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Sharon’s Blog : October 2, 2006 blog entry

Posted by Sharon O'Donnell on 2006/10/02 15:10:10

Have any of you ever had one of your young sons be in a wedding? I had that experience over the weekend when my youngest, 6-year-old Jason, was the ring bearer in my niece’s wedding. I was on pins and needles because we weren’t sure how he would behave at such a formal event. I’d told my husband and two older sons, “When he walks down that aisle, do not make eye contact with him.” This was because there is so much teasing and arguing between the guys that I was afraid any eye contact or smile from the other guys to Jason, would be interpreted by him as teasing. That means he might respond with a scowl or perhaps even a shouted insult.
Yet, I had high hopes about everything being okay because Jason was genuinely excited about being in the wedding and took his role seriously.

As it turned out, he did great, despite a few twirls of the pillow. A few times he raised the pillow with one hand toward the sky kind of like Rifiki held up Simba the lion cub when he was born. This occured during a song rather than the vows, thank goodness. The music was beautiful, and the singers’ voices were powerful. Jason later told me that he was holding up the pillow because the vibrations of the music made it shake, and he liked to watch that. He did end up dropping the pillow once, but recovered nicely. But he was quiet, stood where he was supposed to stand, and didn’t scowl.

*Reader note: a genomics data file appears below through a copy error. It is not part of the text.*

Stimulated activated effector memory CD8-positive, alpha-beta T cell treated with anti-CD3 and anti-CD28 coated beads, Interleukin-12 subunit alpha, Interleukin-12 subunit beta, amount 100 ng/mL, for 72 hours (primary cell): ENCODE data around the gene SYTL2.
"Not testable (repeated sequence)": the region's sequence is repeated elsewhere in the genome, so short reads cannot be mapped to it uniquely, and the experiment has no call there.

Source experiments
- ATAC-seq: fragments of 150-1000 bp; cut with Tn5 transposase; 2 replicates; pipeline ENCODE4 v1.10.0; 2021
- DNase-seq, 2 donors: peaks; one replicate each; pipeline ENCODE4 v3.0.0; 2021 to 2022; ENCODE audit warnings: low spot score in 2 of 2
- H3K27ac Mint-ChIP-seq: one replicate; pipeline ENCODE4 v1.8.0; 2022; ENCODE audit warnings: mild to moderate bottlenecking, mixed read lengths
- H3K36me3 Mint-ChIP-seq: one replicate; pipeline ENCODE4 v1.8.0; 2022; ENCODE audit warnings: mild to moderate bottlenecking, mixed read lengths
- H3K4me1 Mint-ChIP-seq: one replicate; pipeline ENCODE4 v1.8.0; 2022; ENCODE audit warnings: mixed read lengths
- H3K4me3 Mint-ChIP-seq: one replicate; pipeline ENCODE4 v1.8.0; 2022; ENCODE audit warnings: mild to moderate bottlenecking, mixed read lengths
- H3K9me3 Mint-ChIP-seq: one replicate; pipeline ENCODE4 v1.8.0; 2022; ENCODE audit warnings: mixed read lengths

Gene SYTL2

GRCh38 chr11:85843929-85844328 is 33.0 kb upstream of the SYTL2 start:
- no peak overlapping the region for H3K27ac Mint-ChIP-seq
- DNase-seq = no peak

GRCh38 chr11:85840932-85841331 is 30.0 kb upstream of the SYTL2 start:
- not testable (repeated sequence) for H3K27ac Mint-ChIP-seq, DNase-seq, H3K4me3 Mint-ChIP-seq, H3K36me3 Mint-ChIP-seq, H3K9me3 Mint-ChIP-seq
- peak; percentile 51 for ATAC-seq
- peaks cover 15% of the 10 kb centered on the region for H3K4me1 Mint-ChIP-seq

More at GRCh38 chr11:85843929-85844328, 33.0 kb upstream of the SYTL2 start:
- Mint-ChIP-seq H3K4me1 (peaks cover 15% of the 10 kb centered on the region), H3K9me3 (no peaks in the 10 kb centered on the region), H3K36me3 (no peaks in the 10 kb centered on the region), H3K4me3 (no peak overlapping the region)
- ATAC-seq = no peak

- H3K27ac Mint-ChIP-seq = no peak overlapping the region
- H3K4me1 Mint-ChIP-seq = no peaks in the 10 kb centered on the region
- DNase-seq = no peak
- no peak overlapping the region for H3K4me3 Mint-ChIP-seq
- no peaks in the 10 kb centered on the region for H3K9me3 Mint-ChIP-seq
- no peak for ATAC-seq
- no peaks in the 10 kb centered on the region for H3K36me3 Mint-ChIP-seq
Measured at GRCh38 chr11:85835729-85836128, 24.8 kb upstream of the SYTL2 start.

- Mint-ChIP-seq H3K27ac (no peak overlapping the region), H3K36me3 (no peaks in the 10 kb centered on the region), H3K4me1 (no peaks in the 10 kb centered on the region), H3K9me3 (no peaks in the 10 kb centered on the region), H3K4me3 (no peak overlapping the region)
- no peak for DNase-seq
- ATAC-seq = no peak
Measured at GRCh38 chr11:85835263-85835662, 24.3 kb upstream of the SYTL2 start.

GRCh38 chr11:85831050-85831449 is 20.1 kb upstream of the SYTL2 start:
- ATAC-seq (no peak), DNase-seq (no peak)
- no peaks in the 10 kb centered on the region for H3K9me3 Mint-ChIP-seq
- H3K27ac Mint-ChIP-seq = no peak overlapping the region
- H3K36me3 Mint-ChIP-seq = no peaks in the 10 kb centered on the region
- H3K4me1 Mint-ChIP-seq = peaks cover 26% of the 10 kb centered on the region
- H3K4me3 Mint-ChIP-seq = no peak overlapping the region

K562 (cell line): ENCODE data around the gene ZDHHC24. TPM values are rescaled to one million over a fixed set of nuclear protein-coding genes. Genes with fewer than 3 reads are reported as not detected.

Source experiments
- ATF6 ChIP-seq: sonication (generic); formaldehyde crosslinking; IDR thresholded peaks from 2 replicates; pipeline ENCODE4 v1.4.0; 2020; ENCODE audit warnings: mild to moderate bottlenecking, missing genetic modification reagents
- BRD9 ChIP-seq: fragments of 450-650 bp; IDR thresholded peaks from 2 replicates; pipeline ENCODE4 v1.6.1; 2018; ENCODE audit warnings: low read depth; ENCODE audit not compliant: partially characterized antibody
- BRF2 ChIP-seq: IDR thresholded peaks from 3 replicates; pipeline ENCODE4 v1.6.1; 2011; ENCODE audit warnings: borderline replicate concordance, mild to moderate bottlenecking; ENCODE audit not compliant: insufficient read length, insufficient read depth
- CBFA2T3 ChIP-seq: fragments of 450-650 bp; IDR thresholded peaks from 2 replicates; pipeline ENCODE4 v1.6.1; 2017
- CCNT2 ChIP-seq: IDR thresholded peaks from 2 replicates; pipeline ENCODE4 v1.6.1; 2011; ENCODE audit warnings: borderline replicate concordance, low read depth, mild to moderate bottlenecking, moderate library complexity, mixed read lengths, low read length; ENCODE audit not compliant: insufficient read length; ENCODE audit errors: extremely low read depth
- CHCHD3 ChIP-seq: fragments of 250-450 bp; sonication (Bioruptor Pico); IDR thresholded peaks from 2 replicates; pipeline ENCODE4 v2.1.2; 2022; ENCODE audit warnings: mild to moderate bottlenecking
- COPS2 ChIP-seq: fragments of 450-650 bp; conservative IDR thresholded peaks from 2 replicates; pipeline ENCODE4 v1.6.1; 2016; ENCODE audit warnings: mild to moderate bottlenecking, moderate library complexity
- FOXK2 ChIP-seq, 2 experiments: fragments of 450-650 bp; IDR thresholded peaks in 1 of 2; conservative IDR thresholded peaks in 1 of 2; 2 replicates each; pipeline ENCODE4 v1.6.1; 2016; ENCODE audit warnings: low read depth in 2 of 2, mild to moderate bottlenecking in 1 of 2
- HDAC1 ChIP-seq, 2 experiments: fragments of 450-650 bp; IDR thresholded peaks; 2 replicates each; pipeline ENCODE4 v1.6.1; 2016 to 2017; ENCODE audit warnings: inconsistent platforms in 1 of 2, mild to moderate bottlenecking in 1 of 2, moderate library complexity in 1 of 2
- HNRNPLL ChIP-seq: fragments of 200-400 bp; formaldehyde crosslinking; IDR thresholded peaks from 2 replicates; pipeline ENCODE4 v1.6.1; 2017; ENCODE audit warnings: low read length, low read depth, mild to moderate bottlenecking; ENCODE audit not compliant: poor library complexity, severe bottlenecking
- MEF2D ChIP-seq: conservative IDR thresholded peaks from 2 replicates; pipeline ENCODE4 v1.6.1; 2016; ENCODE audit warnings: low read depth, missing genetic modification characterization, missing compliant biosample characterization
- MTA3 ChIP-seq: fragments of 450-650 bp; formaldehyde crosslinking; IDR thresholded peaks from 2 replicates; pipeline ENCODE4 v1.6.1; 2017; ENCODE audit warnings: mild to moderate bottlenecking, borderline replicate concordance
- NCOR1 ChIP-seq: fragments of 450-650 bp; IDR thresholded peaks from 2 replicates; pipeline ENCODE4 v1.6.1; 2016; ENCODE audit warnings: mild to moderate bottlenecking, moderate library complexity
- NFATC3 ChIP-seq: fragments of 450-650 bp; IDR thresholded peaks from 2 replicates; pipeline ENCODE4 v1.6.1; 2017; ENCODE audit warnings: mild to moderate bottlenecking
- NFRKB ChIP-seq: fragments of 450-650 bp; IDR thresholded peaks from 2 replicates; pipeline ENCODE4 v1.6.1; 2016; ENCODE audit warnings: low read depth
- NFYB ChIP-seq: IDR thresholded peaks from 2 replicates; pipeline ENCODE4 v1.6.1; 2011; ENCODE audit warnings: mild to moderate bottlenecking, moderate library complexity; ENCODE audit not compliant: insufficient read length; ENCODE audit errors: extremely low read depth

After the ceremony, I thought we were homefree. I was so relieved! When I came out of the sanctuary to get Jason to go take part in the official wedding photos, I discovered the wedding party had somehow gone out of another door and would then be going back in the sanctuary for the photo-taking. I’d go back in there in a minute, I thought. But of course, in the meantime, all these relatives and friends that I hadn’t seen in a long time came pouring out of the sanctuary, and we all started talking, having a good ol’ reunion. I’m not sure how much time went by, but I’d say maybe ten minutes at least. Maybe 15. When I finally started toward the sanctuary, Jason came out of the doors. “Whoa, Jason,” I said. “They’re taking the wedding photos. We have to go back in.”